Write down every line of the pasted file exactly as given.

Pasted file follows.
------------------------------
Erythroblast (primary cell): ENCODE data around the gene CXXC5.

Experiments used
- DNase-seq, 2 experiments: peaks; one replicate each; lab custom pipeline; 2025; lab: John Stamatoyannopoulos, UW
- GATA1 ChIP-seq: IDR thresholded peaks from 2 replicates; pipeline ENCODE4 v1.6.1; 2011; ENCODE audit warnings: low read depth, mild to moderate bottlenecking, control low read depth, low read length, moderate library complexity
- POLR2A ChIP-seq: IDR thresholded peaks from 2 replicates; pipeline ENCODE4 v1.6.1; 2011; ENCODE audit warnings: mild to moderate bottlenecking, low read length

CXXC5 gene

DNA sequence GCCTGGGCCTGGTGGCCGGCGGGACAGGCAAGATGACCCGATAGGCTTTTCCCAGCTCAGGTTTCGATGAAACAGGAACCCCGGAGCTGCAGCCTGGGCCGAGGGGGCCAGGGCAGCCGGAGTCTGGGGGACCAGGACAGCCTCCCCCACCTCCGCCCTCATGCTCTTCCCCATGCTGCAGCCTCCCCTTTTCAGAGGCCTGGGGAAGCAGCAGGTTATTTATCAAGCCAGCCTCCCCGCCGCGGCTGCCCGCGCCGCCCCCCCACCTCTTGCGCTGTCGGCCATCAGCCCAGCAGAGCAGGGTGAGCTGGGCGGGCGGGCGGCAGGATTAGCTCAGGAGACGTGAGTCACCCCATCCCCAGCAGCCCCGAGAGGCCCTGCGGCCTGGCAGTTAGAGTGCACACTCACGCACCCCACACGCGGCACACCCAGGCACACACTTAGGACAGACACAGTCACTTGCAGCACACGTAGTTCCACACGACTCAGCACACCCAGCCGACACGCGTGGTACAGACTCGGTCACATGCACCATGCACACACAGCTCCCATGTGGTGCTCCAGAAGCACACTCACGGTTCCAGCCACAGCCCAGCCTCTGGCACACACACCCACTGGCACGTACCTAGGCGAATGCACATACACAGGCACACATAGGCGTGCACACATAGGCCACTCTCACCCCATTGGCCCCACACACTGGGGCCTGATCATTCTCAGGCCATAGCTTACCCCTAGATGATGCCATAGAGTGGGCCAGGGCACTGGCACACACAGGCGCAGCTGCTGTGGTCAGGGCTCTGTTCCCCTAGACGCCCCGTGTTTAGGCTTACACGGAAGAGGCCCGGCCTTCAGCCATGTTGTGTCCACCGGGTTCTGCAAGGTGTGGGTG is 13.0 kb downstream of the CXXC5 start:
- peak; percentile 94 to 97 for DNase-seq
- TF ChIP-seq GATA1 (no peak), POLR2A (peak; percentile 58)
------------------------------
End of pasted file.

Erythroblast (primary cell): ENCODE data around the gene CXXC5.

Experiments used
- DNase-seq, 2 experiments: peaks; one replicate each; lab custom pipeline; 2025; lab: John Stamatoyannopoulos, UW
- GATA1 ChIP-seq: IDR thresholded peaks from 2 replicates; pipeline ENCODE4 v1.6.1; 2011; ENCODE audit warnings: low read depth, mild to moderate bottlenecking, control low read depth, low read length, moderate library complexity
- POLR2A ChIP-seq: IDR thresholded peaks from 2 replicates; pipeline ENCODE4 v1.6.1; 2011; ENCODE audit warnings: mild to moderate bottlenecking, low read length

CXXC5 gene

DNA sequence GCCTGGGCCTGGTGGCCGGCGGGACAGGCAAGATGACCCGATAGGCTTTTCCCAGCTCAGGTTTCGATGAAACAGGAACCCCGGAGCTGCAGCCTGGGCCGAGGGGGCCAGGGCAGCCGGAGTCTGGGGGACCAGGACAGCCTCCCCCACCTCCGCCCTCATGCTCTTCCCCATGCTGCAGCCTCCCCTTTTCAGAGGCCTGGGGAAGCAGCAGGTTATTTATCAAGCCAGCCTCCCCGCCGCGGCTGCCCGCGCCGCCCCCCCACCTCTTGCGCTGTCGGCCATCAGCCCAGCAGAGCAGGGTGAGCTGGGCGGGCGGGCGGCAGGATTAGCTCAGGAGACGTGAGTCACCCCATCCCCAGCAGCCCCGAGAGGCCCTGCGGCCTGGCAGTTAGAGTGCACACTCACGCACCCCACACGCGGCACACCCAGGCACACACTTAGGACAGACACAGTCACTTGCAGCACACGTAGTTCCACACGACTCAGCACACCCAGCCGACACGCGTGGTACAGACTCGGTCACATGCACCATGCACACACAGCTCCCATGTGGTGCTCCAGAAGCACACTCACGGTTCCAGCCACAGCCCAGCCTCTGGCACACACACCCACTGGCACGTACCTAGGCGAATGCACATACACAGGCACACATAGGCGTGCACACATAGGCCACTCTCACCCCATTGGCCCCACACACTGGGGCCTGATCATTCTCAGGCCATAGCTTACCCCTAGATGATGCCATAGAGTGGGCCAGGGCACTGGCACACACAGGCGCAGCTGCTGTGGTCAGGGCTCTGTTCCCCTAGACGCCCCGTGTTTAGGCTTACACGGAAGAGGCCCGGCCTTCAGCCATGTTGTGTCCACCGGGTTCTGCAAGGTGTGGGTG is 13.0 kb downstream of the CXXC5 start:
- peak; percentile 94 to 97 for DNase-seq
- TF ChIP-seq GATA1 (no peak), POLR2A (peak; percentile 58)